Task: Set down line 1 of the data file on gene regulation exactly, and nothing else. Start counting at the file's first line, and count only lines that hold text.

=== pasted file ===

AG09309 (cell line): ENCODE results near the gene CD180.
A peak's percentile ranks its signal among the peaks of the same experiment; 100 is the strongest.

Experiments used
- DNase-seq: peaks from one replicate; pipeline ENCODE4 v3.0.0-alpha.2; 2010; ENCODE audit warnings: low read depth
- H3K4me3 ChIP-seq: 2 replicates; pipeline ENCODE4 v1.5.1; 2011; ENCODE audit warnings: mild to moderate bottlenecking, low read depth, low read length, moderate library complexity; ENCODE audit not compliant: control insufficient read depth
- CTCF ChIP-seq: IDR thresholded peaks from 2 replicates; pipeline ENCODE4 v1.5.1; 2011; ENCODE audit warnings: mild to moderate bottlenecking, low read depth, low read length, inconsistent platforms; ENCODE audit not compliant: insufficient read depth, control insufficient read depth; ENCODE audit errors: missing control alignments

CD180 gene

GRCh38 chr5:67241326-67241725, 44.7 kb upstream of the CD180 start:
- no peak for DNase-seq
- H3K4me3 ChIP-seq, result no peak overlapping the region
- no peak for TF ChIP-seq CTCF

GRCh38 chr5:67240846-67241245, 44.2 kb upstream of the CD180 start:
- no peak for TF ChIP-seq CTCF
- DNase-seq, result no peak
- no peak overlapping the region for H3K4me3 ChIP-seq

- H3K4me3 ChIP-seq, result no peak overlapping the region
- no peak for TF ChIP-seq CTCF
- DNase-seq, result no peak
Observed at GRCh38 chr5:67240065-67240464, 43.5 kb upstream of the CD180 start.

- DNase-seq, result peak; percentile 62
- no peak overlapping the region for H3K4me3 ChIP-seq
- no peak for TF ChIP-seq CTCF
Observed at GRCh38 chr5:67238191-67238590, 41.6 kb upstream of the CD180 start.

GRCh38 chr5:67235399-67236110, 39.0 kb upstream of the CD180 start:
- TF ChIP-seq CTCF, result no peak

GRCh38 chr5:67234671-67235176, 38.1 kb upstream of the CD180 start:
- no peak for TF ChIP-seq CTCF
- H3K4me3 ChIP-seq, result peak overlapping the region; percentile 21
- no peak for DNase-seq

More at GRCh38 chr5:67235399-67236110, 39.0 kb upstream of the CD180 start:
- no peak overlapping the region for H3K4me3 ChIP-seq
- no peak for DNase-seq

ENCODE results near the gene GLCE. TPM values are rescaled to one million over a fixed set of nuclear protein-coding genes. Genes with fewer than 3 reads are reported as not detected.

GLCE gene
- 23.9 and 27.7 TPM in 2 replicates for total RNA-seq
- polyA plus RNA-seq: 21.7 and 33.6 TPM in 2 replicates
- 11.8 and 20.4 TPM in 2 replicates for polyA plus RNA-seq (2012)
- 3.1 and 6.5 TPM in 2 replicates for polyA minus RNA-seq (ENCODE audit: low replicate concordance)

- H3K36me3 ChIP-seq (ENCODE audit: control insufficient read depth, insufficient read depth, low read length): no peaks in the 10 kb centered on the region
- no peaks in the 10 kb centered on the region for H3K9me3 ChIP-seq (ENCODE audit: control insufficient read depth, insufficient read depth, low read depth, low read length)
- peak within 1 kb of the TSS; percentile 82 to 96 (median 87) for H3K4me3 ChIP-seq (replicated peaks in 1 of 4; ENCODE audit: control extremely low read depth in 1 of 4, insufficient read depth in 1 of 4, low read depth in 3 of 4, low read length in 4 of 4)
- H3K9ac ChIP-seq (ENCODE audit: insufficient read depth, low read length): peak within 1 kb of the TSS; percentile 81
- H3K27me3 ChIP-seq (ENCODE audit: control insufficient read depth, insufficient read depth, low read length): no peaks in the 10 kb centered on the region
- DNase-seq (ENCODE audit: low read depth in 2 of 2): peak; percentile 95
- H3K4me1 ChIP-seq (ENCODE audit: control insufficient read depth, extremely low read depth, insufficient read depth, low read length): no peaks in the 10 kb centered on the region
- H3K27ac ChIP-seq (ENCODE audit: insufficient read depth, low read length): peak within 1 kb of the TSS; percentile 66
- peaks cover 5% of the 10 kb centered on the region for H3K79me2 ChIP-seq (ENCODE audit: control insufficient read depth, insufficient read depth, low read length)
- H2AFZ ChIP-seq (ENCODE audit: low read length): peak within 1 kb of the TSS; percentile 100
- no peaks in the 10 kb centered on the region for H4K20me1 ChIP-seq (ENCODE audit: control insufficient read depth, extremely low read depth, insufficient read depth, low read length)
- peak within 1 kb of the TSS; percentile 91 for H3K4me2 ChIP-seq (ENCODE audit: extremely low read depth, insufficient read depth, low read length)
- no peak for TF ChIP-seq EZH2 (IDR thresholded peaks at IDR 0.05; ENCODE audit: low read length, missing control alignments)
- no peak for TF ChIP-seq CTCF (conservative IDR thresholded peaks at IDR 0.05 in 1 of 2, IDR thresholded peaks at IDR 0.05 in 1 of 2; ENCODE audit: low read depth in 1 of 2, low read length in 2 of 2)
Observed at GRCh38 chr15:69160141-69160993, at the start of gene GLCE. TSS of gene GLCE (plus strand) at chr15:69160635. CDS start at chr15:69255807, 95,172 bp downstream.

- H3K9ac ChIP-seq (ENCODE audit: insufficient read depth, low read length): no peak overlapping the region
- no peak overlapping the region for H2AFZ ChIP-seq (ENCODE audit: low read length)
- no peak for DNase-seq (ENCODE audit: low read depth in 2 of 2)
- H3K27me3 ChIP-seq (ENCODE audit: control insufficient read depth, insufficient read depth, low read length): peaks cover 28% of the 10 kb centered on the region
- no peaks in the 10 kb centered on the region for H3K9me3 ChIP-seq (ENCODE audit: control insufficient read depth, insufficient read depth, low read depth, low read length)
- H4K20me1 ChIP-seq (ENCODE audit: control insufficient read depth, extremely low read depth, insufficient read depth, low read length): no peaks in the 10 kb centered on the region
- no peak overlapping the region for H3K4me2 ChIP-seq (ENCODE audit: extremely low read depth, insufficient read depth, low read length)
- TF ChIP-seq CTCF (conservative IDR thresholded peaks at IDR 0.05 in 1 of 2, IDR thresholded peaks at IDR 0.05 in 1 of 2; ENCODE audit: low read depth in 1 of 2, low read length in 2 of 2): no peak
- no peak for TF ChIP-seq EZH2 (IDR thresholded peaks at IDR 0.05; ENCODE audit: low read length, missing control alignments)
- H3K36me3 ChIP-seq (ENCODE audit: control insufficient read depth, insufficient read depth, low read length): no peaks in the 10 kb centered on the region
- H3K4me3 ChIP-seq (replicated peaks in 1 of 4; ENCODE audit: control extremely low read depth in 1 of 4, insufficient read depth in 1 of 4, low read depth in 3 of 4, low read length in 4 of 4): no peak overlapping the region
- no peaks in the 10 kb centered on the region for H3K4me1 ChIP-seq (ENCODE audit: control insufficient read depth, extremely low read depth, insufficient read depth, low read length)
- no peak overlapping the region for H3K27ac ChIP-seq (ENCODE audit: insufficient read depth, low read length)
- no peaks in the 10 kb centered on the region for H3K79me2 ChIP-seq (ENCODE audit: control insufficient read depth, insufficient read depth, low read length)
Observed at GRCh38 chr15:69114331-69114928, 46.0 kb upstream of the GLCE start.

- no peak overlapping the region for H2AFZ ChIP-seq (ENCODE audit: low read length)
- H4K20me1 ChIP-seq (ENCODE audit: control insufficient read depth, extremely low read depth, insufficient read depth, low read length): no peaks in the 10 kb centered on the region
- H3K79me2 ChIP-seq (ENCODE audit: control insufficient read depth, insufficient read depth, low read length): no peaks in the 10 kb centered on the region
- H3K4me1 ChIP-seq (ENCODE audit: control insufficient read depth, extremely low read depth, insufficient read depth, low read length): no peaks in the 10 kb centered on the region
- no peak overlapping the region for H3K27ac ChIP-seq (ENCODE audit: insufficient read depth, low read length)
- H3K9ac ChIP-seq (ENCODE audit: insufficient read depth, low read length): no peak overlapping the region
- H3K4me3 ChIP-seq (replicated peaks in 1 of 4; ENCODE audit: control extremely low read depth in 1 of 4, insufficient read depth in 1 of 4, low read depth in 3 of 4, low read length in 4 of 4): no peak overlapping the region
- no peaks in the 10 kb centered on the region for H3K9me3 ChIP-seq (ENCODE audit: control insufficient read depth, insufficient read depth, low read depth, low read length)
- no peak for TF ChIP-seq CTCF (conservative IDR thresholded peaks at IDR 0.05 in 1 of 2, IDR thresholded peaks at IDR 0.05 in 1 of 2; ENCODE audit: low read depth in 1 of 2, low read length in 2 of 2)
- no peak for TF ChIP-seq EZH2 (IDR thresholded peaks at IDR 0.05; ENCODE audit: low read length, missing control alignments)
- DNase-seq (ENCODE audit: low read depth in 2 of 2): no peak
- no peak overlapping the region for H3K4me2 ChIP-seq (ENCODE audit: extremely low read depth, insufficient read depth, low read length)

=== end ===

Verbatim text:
AG09309 (cell line): ENCODE results near the gene CD180.